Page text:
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74

After Peter

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Chee, A. (2018). After Peter. In Chee, A. How to Write an Autobiographical Novel: Essays. Mariner Books, pp. 74-96

79

Why am I telling this story? I am, as I've said, a minor character, out of place in this narrative, but the major characters of all these stories from the first ten years of the epidemic have left. The men I wanted to follow into the future are dead. Finding them had made me want to live, and I did. I do. I feel I owe them my survival. The world is not fixed, and the healing is still just past my imagining, though perhaps it is closer than it was. For now, the minor characters are left to introduce themselves, and take the story forward.

—p.79 by Alexander Chee 3 months, 2 weeks ago

Why am I telling this story? I am, as I've said, a minor character, out of place in this narrative, but the major characters of all these stories from the first ten years of the epidemic have left. The men I wanted to follow into the future are dead. Finding them had made me want to live, and I did. I do. I feel I owe them my survival. The world is not fixed, and the healing is still just past my imagining, though perhaps it is closer than it was. For now, the minor characters are left to introduce themselves, and take the story forward.

—p.79 by Alexander Chee 3 months, 2 weeks ago
90

When an artist dies young there is always talk of the paintings unpainted, the books unwritten, which points to some imaginary storehouse of undone things and not to the imagination itself, the far richer treasure, lost. All of those works are the trail left behind, a path across time, left like the sun leaves gold on the sea: you can see it but you can't ever pick it up. What we lose with each death, though, is more like stars falling out of the sky and into the sea and gone. The something undone, the something that won't ever be done, always remains unendurable to consider. A permanent loss of possibility, so that what is left is only ever better than nothing, but the loss is limitless.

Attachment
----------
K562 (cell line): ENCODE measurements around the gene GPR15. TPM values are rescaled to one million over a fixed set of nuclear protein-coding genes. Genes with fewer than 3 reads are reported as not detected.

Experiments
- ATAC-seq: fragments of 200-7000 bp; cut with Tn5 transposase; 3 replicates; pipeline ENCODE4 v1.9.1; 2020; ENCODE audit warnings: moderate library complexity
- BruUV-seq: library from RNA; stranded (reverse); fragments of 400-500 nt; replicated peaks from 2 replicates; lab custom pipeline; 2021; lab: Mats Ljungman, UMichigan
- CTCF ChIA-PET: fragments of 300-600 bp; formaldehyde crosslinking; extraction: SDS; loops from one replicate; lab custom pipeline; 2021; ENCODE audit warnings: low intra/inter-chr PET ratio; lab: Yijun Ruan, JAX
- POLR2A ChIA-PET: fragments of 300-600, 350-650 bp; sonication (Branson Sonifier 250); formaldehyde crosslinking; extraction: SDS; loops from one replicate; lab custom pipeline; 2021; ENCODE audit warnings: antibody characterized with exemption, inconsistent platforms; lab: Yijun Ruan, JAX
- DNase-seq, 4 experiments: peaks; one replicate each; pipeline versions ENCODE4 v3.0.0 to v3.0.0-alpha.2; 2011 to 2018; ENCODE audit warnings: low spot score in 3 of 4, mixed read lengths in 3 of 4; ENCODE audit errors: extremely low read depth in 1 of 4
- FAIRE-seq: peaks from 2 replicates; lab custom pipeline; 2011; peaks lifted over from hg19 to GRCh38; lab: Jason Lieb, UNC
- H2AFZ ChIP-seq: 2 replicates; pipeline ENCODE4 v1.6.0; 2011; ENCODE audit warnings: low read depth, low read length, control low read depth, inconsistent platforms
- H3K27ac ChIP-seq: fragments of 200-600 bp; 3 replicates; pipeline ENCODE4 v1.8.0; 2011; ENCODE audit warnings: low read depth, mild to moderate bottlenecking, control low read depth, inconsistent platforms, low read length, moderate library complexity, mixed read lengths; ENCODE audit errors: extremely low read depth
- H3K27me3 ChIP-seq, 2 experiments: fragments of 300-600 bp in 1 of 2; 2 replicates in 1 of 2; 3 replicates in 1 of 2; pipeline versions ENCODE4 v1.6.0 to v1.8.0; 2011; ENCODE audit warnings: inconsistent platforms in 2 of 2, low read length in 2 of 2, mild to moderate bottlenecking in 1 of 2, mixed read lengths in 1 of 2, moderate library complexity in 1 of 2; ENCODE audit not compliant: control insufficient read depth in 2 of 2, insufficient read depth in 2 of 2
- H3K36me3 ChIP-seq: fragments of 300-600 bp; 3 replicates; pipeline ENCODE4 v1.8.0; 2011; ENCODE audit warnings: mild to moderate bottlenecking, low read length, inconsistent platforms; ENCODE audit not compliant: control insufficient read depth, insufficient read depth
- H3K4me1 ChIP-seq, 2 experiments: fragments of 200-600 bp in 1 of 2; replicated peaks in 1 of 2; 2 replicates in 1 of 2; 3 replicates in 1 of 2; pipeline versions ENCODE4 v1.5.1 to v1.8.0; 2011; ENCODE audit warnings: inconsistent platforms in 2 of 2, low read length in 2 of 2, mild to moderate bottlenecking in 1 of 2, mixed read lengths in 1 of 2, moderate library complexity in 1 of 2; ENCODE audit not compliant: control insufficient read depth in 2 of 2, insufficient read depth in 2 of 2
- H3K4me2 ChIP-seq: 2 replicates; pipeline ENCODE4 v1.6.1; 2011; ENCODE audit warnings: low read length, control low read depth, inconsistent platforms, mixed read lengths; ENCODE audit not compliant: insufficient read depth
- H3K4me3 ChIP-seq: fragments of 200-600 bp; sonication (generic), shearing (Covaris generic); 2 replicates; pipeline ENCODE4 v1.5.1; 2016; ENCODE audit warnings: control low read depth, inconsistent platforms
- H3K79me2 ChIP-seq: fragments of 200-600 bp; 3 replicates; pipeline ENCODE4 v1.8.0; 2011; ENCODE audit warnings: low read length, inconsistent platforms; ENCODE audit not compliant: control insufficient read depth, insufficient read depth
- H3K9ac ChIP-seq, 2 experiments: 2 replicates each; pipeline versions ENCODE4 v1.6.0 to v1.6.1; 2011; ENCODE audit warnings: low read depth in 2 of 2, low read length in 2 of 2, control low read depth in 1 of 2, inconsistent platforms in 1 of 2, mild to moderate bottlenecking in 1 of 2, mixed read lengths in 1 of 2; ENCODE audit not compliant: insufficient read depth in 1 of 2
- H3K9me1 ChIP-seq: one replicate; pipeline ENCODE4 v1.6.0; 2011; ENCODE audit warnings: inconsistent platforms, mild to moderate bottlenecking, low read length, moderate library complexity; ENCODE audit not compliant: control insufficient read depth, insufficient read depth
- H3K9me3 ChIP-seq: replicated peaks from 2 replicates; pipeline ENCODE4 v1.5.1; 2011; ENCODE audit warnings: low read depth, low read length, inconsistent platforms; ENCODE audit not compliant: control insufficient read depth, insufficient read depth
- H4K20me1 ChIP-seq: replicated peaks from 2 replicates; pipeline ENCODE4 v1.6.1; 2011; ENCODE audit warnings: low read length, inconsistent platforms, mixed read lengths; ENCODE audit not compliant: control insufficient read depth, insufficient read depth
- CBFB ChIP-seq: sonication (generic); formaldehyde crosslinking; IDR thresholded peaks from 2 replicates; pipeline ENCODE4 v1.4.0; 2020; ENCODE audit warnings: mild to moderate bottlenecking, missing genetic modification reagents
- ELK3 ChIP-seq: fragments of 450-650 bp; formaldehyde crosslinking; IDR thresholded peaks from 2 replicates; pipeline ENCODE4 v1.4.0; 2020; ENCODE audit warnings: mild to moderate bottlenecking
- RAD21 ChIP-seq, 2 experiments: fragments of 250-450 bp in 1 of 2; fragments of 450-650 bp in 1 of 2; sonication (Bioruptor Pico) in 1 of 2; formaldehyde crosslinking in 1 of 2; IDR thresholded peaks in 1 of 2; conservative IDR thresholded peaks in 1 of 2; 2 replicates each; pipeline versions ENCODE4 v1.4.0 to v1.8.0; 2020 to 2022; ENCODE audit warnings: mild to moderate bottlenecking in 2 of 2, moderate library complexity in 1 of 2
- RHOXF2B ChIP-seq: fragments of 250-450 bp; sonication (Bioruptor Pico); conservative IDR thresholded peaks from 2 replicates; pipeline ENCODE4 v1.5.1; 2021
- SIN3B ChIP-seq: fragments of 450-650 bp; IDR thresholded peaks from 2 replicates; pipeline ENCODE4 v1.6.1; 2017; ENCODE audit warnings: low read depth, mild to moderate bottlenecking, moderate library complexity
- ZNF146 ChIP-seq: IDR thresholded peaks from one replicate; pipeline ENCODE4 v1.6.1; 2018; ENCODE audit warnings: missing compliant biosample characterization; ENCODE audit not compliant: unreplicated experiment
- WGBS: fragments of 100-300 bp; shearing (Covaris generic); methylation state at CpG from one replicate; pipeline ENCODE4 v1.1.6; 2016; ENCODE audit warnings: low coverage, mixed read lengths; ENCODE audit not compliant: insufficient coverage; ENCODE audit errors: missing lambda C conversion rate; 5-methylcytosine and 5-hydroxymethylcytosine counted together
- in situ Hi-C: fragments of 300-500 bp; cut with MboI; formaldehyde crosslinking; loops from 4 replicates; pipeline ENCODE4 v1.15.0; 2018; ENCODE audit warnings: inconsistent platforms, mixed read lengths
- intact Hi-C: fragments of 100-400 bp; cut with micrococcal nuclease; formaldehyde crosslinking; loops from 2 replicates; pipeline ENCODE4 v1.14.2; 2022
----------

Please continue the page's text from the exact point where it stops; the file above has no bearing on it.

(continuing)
—p.90 by Alexander Chee 3 months, 2 weeks ago

When an artist dies young there is always talk of the paintings unpainted, the books unwritten, which points to some imaginary storehouse of undone things and not to the imagination itself, the far richer treasure, lost. All of those works are the trail left behind, a path across time, left like the sun leaves gold on the sea: you can see it but you can't ever pick it up. What we lose with each death, though, is more like stars falling out of the sky and into the sea and gone. The something undone, the something that won't ever be done, always remains unendurable to consider. A permanent loss of possibility, so that what is left is only ever better than nothing, but the loss is limitless.

—p.90 by Alexander Chee 3 months, 2 weeks ago